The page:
“Children of Chernobyl” Summer Medical Program

A past event that inspired me, touched my heart and left a warm and  lasting impression on my mind!

It was brought to my attention that Project Restoration brings children from the country of Belarus, the former Soviet Republic, to the United States for a very special program.

That country received some 60% of the radioactive fallout from the Chernobyl Nuclear Plant explosion in 1986. Because the radiation still lingers after more than 23 years, the government has allowed children to leave the country to help rid their bodies of accumulated radiation. It is believed that the children’s immune systems are improved when they leave their contaminated environment.

While here, they received wholesome food, drink and non-radiated water and are able to breathe the fresh air.

Because they came here from about 7 different locations in Belarus, the level of radiation was different for all of them, and so was the extent of their deformities and physical challenges.

The program is called a “medical program” as children have significant medical needs and return year after year, in some cases, even receive prostheses.

“Children of Chernobyl” Summer Medical Program
Harpist – Mary Kathleen Gratton

It was shared that, the “Children of Chernobyl” Respite Program was shut down by the Belarusian government due to a situation in Petaluma, California in which a 16 year old girl refused to return home. Each year their government increases the challenges to bring children here because of this. They did however, allow children with medical needs to travel this year, but that meant that all who were invited were required to have some kind of physical problem or disability that therapy would help. The government also required that the children coming here must be less than 14 years of age.

I understand that a majority of the appointments consisted of treatment for various orthopedic problems and several cases of cerebral palsy. Treatment included physical therapy, occupational therapy, and chiropractic tissue release.

The generous healthcare community donated hundreds of appointments. It was stated that some of the doctors have been with the program for years. They also provided such things as lab work, x-rays and basic exams for the children.

The children were housed with volunteer families that not only hosted them, but cared for and nurtured them, and took them to or arranged for them to travel to their intense medical and dental appointments, therapy sessions and any other activities that they needed to attend each day!

“Children of Chernobyl” Summer Medical Program
Children of Chernobyl and Translators

Once a week, the children participated in educational, just plain “fun” or service-orientated activities. They went to a water park and were involved in a project for Harvesters in which they actually went to the warehouse and bagged apples. They saw and experienced things, as never before in their lives.

I understand that in the first few days in the US, one of the girls cried almost constantly for a while until she adjusted. Another consideration was the fact that many of them were eating foods that they had never seen or tasted before.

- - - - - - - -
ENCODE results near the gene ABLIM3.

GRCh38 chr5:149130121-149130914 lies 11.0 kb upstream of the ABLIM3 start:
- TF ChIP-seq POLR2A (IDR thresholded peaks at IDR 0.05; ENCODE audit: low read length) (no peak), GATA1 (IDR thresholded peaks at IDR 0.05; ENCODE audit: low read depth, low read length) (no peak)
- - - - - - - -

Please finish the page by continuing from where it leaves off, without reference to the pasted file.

Can you imagine sending your child 5,000 miles away to live with a family you’ve never met? Imagine that challenges that these youngsters have with just the language barrier alone?

We were contacted on last minute notice to lend a musical component to their US experiences. We quickly pulled together an appropriate program for their age and set out to deliver our music. This was the first performance that I have ever played for that necessitated a translator.

The young children sat captive as we performed and afterwards gave us a hearty thank you. It was a most rewarding experience to entertain these young children who were so mannerly, well-behaved and extremely appreciative.

Afterwards, they crowded around us as we explained our instruments and allowed them to try out our instruments. Music was universal, despite the language barriers. We were surprised to learn that the children were familiar with, and could identify the tunes that we performed.

I met children that had severe deformities, but all were cheerful and none felt sorry for themselves or their situation.

One young gal said nonchalantly that she enjoyed playing soccer until her legs quit growing and therefore, she was no longer able to keep up with her classmates that outgrew her in size and strength. She simply felt blessed to have

“Children of Chernobyl” Summer Medical Program
Jeanne Fizell demonstrates the autoharp

played for the amount of time that she had and stated that she found other talents to occupy her time!

It was explained that the children return home with a video of their therapy sessions to show their parents their prescribed exercises so they can encourage their children to follow through on what they learned.

It is interesting to note that these children bonded with their host families and made ties with those who were privileged to work with them and serve them. A most rewarding experience, one that left an imprint upon my heart and one that I will NEVER forget!

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